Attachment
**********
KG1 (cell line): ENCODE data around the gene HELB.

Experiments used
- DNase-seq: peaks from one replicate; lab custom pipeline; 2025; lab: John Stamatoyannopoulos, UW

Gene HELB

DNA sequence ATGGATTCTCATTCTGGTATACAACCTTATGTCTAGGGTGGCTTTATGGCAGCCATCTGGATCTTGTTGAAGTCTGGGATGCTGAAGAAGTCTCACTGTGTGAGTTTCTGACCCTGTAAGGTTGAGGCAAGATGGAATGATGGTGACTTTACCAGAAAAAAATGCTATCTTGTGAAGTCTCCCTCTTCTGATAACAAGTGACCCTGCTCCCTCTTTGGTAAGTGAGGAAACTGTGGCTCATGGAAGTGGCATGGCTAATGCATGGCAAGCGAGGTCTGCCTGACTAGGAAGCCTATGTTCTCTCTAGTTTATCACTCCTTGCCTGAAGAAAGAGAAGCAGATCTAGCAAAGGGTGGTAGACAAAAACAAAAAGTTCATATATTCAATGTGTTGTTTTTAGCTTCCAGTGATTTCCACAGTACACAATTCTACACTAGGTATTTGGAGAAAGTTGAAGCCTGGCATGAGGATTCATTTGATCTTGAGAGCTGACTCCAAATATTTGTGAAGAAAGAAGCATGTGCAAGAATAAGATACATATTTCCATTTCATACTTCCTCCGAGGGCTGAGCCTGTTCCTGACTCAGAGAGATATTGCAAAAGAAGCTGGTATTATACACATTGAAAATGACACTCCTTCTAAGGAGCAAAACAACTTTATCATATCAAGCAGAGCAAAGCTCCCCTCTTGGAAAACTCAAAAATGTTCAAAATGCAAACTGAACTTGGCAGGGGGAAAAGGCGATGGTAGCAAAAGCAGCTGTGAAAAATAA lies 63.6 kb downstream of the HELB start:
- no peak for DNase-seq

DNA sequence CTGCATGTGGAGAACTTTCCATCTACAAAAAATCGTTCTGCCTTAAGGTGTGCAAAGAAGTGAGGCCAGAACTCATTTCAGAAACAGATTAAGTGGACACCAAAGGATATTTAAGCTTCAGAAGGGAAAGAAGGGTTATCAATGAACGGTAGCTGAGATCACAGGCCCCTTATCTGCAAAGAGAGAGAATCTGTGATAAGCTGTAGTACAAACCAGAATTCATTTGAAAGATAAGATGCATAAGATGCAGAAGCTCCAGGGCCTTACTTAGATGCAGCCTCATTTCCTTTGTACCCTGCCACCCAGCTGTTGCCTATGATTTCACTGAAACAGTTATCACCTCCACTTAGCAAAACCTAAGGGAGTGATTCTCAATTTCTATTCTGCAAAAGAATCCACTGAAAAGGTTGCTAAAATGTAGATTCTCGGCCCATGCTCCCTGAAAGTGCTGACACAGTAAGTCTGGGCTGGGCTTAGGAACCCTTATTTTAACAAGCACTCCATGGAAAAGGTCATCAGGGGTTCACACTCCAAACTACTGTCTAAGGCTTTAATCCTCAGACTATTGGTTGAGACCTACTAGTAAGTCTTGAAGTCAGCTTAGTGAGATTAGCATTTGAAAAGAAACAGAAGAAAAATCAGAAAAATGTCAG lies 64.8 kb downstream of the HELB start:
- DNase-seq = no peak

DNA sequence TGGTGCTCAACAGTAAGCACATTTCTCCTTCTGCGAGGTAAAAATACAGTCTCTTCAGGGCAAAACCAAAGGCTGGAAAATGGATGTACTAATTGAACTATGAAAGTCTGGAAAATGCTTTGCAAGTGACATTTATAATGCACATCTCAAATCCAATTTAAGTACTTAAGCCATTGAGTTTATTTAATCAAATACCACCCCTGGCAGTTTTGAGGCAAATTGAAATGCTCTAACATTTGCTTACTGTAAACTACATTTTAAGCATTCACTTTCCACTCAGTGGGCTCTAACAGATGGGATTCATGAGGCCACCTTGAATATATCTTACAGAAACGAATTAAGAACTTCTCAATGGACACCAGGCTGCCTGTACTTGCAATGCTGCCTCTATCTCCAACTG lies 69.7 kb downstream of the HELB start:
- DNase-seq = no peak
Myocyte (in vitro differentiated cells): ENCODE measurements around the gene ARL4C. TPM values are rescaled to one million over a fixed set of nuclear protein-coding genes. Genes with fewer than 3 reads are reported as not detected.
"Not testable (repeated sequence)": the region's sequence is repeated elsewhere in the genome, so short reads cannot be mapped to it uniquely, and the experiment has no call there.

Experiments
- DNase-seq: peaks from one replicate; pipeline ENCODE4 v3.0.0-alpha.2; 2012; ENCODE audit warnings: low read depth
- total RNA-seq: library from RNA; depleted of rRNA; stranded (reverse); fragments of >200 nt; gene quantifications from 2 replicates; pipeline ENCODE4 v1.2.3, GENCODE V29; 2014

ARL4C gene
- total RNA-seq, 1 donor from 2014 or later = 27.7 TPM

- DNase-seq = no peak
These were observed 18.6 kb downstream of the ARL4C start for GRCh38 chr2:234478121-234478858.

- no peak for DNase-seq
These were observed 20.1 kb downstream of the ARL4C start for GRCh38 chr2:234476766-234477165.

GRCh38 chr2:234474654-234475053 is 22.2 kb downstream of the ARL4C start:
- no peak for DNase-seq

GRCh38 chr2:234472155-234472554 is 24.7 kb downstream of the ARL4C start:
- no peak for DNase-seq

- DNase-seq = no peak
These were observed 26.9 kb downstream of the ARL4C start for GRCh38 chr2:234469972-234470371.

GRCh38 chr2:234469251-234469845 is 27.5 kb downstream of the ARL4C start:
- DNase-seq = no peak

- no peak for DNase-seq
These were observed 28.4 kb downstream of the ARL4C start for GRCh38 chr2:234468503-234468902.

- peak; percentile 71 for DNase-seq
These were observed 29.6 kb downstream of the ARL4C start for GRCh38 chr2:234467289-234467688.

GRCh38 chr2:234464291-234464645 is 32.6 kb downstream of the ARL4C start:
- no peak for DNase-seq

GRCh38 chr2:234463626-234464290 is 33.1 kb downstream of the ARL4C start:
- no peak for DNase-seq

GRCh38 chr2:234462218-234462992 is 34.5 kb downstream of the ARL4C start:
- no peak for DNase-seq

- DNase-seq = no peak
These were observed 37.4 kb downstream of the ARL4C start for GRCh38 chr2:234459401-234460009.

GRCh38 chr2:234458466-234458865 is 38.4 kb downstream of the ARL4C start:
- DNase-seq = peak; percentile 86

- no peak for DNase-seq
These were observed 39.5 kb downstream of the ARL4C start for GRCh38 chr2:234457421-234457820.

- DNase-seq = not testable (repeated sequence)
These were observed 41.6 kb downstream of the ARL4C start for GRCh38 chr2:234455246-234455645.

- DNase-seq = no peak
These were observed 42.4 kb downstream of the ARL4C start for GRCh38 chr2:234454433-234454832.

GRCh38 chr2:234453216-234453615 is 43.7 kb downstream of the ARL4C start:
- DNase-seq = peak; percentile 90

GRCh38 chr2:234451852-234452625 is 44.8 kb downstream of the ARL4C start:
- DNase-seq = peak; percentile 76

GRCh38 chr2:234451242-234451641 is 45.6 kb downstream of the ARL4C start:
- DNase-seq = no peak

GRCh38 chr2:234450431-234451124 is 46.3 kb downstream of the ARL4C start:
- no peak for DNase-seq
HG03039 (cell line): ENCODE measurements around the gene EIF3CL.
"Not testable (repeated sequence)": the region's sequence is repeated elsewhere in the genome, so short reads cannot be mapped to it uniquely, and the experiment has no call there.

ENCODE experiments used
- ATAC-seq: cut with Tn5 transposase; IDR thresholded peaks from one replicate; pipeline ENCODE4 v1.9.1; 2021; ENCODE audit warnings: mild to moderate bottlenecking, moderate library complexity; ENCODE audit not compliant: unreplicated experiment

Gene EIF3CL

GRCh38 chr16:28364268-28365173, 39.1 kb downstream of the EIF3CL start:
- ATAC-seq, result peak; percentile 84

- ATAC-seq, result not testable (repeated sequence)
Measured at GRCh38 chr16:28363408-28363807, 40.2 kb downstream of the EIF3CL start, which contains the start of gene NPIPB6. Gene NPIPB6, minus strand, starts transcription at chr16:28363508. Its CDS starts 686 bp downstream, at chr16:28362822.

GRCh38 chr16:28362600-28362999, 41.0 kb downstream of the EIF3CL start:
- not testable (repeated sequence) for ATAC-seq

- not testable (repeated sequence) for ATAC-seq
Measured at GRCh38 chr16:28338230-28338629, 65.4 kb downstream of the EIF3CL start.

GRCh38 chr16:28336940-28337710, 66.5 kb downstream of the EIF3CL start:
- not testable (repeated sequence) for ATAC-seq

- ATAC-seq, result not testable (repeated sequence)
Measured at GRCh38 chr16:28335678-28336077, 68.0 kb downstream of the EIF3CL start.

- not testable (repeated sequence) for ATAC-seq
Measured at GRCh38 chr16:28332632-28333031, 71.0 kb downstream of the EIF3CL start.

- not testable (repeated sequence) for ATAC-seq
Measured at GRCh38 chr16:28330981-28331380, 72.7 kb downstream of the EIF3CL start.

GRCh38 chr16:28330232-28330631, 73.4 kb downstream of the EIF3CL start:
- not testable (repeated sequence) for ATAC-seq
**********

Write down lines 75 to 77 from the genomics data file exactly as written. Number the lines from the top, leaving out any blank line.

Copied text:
- not testable (repeated sequence) for ATAC-seq
Measured at GRCh38 chr16:28332632-28333031, 71.0 kb downstream of the EIF3CL start.

- not testable (repeated sequence) for ATAC-seq